Career counseling is crucial to picking the right major. Career counselors can help you assess your skills, interests, and values; identify barriers to decision-making and goals; explore career transition issues; and help integrate your career goals into your “life” planning process.
At Southwestern, career counseling is free and can be used in conjunction with a variety of interest inventories.
Career Counseling Assessments
Career counseling can often be augmented by the use of Career Interest Inventories. Comprehensive, in-depth inventories are available at a slight charge (currently $20.00 per inventory) for use in individual career counseling and in our Career and Life Planning class (HD 208), which is taught every term. Our inventories include: the Strong Interest Inventory, and the Myers-Briggs Type Indicator. Talk to one of our career counselors to interpret results of any assessment taken.
To set a appointment, just come to the Counseling Department at ESPS in Stensland Hall next to the bookstore. Or, call the ESPS office at 541.888.7405 to make an appointment.
Counselor vs Advisors
What is the difference between a Counselor and an Advisor?
Counselors are professionally trained to address personal issues, resolve academic anxieties, assist students in choosing career fields and majors, and problem solve other academic difficulties. With students on restricted academic or financial aid status, counselors work to develop individual success plans, which address the specific issues inhibiting academic success.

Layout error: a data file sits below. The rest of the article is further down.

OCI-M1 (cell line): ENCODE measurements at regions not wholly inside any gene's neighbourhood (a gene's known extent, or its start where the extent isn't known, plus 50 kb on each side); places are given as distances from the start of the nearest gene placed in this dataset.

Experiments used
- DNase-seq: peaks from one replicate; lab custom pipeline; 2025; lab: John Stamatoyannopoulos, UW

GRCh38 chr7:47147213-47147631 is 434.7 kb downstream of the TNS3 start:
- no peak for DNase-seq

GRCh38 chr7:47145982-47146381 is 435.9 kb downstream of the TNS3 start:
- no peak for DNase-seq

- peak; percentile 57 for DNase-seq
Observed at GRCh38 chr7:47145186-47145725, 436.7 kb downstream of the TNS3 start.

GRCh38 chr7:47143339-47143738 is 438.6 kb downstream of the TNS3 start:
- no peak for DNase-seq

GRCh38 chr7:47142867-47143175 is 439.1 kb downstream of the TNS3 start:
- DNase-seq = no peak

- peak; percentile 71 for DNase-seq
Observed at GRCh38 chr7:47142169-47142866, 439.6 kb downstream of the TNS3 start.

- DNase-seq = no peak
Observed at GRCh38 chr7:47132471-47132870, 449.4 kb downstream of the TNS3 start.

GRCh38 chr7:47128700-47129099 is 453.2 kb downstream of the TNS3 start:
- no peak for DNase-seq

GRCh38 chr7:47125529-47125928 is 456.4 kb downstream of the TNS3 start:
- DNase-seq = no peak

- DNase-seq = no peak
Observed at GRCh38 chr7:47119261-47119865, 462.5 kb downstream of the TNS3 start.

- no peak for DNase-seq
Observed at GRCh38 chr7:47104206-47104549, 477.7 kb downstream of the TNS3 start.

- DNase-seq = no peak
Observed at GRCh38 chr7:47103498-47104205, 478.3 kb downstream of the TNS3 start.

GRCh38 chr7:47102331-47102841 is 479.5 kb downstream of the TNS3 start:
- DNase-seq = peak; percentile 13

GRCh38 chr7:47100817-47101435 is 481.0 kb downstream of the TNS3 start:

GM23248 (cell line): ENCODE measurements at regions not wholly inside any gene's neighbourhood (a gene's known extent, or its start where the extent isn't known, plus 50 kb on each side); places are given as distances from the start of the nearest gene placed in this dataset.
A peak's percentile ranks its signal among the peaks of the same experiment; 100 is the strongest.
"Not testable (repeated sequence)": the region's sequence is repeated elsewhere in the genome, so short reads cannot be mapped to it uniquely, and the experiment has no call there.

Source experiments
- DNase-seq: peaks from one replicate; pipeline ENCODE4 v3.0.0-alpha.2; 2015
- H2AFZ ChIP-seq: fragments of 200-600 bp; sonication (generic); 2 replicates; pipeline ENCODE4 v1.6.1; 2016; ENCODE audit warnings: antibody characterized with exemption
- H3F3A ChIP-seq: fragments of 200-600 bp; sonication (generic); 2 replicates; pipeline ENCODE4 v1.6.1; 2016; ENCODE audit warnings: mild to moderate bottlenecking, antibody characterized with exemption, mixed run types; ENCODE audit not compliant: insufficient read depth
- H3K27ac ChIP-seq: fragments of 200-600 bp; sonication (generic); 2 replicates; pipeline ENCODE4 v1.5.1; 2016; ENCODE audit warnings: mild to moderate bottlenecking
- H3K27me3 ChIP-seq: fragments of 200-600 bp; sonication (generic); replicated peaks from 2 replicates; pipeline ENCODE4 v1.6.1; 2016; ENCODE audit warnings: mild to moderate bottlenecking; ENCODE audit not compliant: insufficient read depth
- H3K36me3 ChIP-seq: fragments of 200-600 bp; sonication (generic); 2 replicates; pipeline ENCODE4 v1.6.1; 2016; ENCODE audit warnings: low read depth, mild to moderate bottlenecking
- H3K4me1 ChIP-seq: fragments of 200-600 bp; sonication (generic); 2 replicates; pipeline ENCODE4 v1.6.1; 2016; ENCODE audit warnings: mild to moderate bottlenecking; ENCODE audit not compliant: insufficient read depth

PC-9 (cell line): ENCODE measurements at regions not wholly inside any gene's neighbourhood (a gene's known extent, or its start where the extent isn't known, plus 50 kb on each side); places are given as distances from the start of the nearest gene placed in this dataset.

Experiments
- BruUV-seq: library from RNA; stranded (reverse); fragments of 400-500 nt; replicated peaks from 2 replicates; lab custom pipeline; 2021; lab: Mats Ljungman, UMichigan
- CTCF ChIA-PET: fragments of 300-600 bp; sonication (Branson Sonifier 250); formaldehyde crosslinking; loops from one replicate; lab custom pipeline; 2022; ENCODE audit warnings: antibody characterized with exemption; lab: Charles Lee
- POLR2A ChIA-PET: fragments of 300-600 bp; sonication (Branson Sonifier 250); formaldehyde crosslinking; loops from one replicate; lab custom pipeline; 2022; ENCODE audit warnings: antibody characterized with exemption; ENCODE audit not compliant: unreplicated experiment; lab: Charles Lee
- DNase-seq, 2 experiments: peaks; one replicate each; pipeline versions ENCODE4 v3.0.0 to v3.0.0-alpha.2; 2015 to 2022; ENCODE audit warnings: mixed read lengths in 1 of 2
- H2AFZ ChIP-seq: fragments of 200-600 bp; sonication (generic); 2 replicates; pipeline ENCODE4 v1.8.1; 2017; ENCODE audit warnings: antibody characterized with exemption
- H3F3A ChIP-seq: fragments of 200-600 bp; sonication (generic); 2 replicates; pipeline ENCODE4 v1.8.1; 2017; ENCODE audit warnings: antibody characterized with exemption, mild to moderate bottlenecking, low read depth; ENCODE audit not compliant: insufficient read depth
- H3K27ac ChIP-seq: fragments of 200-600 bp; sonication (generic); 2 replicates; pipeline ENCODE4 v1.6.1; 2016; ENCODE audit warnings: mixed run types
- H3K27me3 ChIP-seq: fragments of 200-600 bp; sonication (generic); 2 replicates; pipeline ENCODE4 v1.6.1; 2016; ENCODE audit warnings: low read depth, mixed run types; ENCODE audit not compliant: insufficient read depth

Advisors specialize in matters pertaining to your educational program: college policies, placement/assessment test interpretation, degree requirements, transferability, schedule planning, and graduation checks. Faculty performs ongoing advising. Every effort is made to match degree seeking students with faculty from areas of particular interest to the individual advisee.
Within Stensland Hall, we have both counselors and advisors available to assist you. Although counselors often advise students, advisors are not trained to counsel. Please be sure to make clear what kind of assistance you need when requesting an appointment. If you're not sure, someone will be happy to help you decide.
Advisors and Counselors can help you with the following issues:
- Provide short term personal counseling for issues that may interfere with studies
- Facilitate decision making on educational and career goals
- Facilitate college adjustment for in-coming freshmen (homesickness, time management, depression, anxiety)
- Facilitate college adjustment for returning adult students (balancing roles of student, parent, spouse, and/or employee).
- Mediate conflicts in student housing
- Teach coping skills and stress management
- Provide crisis counseling
- Develop individualized retention interventions
- Interpret career inventories
- Teach Human Development Classes
- Help you pick your classes
- Facilitate educational transactions; e.g., schedules, drop/adds, withdrawals, change of major, waivers, graduation requirements, etc.
- Clarify instructional policies, procedures and requirements
- Provide general information on special services including academic remediation, admission, placement testing, courses of study, and registration
- Explain course transfer differences between institutions
- Interpret placement scores and recommend appropriate classes.
Questions!Who do I turn to?
- Which classes are recommended based on my placement test results?
- Could someone look at my transcript and see if I'm selecting the right courses?